UDAWALAWA ETH ATHURU SEWANA - THE ELEPHANT TRANSIT HOME
The main objective of this facility is rehabilitation of orphaned baby elephants to ultimately release them back into their natural habitat. Up to three elephants per week are killed in Sri Lanka due to conflicts with humans, often leaving behind orphan calves. The elephants are kept at part of the Udawalawa National Park to maintain familiarity with their habitat, but have access to both food and medical care.
All care at the facility is by trained staff, and efforts are made to minimize contact between elephants and humans to keep the elephants from becoming acclimated to humans. Although visitors can watch the elephants being fed, they are not allowed to touch or otherwise interact with them.
As of 8 February 2009, 39 orphaned elephant calves were being looked after. The elephant calves are released to the jungle after they become strong enough to survive in their natural habitats. As of 2008, sixty-five elephants had been released to the jungle. Since caring for elephants is expensive, the Department of Wildlife Conservation created a foster-parent program to help pay for the required food and medicine. Individuals and groups that foster an elephant are entitled to certain privileges.
While at the center, contact with humans is deliberately minimized so that the elephants will not acclimate to humans. Elephant calves are looked after until they are 5 years, when they are released to the wild. The elephants are fitted with radio collars to help wildlife officials monitor their movements, behavior and progress. To erase any residual human smell and help insure their acceptance among their wild cousins, the elephants are given a bath in diluted elephant dung before being release.
PINNAWALA ELEPHANT ORPHANAGE
The Pinnawela Elephant Orphanage is situated northwest of the town of Kegalle, halfway between the present commerciel capital Colombo and the ancient royal residence Kandy in the hills of central Sri Lanka. There are about 84 elephants under protection. The orphanage is very popular and visited daily by many Sri Lankan and foreign tourists.
See baby jumbos wondering around their cramped foster home or bottle fed and bathed by their human foster fathers at Pinnawala, about 90Km from Colombo towards Kandy is the home to some 84 elephant orphans. A place you will really enjoy and never forget. Most orphans are accustomed to their curious human visitors are harmless.
Started in 1972 the Elephant Orphanage was relocated to at the present site in 1975 Bathing time at Ma Oya just in front of the orphanage is sharp at 10.00am and 2.00pm. Feeding time is about and hour earlier.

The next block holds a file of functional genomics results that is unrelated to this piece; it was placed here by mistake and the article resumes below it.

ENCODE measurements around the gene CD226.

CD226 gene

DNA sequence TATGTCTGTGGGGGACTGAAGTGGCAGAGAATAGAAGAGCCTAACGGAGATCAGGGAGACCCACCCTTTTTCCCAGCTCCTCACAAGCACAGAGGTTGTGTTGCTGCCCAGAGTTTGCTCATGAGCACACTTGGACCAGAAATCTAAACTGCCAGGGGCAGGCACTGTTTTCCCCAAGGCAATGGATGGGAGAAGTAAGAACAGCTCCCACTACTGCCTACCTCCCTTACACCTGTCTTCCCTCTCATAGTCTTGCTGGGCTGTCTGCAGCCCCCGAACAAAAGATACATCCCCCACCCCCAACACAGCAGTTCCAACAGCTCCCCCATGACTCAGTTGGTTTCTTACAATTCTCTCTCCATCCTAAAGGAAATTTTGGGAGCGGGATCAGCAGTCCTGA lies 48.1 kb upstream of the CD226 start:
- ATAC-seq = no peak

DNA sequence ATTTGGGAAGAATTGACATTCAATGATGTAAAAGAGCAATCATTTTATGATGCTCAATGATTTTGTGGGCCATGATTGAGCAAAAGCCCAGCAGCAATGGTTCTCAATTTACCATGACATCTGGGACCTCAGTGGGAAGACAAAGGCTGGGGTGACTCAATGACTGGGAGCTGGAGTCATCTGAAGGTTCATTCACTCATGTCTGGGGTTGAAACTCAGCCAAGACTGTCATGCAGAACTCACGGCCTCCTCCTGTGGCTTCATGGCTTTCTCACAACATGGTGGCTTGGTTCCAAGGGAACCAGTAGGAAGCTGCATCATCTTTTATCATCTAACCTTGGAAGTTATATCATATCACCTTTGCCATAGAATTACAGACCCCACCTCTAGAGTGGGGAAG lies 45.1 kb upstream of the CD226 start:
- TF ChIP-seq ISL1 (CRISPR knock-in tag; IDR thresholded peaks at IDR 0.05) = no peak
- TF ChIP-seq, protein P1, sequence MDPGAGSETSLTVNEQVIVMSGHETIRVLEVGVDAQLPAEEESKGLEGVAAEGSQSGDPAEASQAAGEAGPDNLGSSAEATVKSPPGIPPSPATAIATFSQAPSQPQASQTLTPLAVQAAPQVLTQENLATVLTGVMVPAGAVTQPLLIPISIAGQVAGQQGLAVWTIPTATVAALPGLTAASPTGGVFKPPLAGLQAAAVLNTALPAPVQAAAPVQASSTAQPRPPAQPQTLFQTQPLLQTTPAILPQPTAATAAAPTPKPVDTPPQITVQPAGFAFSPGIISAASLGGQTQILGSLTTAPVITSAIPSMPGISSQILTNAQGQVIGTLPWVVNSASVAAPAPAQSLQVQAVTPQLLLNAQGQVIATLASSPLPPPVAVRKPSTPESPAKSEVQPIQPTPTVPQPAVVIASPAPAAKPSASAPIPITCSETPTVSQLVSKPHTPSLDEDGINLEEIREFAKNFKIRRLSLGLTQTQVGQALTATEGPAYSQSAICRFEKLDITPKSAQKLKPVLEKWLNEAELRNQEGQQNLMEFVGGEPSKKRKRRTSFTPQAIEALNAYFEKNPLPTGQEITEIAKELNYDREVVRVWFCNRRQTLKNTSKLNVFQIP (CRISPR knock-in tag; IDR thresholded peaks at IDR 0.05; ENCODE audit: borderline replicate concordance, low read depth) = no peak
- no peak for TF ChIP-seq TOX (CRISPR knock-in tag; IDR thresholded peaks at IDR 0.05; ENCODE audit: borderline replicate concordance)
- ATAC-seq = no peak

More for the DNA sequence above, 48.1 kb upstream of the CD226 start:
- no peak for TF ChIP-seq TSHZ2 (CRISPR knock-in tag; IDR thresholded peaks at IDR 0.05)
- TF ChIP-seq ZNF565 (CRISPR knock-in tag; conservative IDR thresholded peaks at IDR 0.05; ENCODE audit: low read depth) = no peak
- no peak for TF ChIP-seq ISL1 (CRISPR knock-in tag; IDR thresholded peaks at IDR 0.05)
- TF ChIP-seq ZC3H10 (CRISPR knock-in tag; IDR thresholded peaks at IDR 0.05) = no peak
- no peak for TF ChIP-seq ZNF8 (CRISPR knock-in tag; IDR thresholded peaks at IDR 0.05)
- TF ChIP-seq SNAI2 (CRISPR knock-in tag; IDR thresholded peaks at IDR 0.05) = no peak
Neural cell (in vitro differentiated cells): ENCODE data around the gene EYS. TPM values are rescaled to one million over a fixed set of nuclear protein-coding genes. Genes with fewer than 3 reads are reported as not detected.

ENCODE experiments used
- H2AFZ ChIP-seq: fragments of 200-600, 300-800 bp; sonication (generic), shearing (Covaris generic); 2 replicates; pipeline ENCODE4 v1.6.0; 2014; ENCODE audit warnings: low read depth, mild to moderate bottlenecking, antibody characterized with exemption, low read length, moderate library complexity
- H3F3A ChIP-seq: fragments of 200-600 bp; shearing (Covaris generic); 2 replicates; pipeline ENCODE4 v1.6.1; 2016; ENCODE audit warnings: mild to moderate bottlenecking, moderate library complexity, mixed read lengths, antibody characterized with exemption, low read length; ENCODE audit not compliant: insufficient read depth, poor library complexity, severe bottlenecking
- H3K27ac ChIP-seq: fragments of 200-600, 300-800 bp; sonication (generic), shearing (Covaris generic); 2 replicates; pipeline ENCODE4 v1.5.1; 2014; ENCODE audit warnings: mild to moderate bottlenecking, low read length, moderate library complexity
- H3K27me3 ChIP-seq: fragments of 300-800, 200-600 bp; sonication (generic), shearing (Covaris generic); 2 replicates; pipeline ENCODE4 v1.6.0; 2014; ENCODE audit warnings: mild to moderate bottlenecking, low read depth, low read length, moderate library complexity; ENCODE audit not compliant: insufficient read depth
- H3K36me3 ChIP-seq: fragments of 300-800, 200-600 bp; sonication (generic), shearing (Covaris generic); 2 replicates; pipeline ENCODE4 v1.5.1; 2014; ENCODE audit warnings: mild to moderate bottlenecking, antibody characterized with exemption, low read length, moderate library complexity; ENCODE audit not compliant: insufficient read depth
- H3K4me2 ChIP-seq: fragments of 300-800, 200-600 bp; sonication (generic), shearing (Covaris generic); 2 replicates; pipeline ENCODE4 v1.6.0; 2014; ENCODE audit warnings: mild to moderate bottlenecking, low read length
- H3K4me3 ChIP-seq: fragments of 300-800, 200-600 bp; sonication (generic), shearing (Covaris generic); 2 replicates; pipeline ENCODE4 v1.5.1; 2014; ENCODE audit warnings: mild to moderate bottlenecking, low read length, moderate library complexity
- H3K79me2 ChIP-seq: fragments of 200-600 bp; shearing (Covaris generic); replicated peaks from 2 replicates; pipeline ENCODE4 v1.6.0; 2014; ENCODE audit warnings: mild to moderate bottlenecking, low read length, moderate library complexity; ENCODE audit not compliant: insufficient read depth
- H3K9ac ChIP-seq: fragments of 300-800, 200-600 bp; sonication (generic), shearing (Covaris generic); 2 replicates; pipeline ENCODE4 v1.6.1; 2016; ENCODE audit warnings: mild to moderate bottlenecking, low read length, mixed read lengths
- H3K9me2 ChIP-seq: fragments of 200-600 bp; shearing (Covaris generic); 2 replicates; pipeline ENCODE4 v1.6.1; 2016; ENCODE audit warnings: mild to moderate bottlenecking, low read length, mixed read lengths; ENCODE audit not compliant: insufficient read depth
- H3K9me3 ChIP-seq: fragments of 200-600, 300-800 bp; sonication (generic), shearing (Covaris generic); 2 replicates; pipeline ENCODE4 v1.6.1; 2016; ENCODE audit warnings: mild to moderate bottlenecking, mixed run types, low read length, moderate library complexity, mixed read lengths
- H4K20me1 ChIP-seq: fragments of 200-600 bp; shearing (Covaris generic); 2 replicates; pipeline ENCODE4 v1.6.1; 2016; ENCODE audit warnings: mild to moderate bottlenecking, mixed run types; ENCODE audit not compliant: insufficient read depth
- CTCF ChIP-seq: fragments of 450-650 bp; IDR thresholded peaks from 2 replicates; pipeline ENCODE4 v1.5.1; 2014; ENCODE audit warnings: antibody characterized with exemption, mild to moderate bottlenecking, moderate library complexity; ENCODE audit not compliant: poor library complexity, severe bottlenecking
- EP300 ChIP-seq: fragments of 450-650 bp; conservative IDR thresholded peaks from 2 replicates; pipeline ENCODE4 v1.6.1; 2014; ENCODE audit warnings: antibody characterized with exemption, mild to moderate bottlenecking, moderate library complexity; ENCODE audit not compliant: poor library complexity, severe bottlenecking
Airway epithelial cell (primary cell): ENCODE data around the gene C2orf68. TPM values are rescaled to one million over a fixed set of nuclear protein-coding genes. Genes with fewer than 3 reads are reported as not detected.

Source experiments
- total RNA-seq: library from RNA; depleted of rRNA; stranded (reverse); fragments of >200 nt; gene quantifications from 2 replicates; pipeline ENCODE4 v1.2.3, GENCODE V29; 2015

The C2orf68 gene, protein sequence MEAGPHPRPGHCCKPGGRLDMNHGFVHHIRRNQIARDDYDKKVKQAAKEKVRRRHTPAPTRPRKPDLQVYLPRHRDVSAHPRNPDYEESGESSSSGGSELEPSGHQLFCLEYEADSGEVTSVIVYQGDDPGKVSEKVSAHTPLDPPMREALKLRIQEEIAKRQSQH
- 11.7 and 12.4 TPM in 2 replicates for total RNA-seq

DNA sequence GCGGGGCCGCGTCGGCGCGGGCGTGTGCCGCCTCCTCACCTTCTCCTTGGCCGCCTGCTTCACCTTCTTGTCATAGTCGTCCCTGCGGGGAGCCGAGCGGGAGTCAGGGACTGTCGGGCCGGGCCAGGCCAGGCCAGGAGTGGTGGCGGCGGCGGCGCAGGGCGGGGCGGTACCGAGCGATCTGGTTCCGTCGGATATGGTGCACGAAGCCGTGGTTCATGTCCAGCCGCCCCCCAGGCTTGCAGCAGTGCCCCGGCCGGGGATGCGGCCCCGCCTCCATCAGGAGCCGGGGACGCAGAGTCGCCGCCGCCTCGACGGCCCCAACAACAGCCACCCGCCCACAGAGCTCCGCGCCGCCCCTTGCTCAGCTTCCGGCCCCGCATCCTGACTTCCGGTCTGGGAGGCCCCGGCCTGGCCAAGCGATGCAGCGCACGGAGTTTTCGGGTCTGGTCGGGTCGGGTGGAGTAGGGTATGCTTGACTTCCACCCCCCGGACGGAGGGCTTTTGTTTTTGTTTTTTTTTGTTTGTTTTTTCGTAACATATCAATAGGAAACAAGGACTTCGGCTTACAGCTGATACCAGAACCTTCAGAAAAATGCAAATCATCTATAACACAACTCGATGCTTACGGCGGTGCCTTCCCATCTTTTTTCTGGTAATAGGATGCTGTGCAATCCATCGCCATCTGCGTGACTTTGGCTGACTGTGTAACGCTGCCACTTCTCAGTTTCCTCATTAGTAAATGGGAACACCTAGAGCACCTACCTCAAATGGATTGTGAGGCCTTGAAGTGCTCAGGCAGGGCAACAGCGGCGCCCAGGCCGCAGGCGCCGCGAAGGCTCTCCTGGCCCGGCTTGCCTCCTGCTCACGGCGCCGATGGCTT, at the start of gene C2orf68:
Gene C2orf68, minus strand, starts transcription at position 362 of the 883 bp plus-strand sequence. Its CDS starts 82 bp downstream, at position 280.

SPICE GARDEN MAWANELLA
The Luckyland Spice Gardens in Hingula , located on the main road between Colombo and the hill capital of Kandy. Visit a spice garden Hingula in Mawanella to see many different types of spices Sri Lanka is famous for. Cinnamon, Cardamom, Pepper, Cloves and nut meg are cultivated that place.In addition to their commercial spices, Luckyland Spice Garden boasted ornamental plantings of saffron and cocoa, as well as the vanilla vine. Not all spices are primarily culinary; this jungle garden also contained the fragrant sandalwood tree. The oil extracted from this tree is highly prized both for perfume and as a beauty aid. A few chips of the wood are sometimes added to scalding milk to flavor custards. In addition to individual spices, the estate sold its own version of Sri Lankan curry powder.
Habarana is a small city in the Anuradhapura District of Sri Lanka. The city is famed for its chain of high class tourist resorts.The area has the greenary and wild life has added value, making the location attractive for tourists.
Habarana is a popular tourist destination for safari lovers as it is the starting point for safaris in the nearby Habarana jungle and the Minneriya sanctuary which is heavily populated by elephants. Elephant back riding is also an attraction in this small city. Habarana is situated nearby to the ancient rock fortress and castle/palace ruin of Sigiriya and is situated on the main road from to Trincomalee and Polonnaruwa. The population of the city is expected to be in the area of 5000-10,000.
Kitulgala is a small town in the west of Sri Lanka. It is in the wet zone rain forest, which gets two monsoons each year, and is one of the wettest places in the country. Nevertheless, it comes alive in the first three months of the year, especially in February, the driest month. The Academy Award-winning The Bridge on the River Kwai was filmed on the Kelani River near Kitulgala, although nothing remains now except the concrete foundations for the bridge (and, supposedly, the submerged train cars that plunged into the river in the climactic scene). Kitulgala is also a base for white-water rafting, which starts a few kilometres upstream.
"The Bridge on the River Kwai" is a 1957 British "World War II" film by David Lean based on the novel "The Bridge over the River Kwai by French writer Pierre Boulle". The scene creation of the film was done in Sri Lanka and many of them were at Kitulgala area including the bridge explosion.
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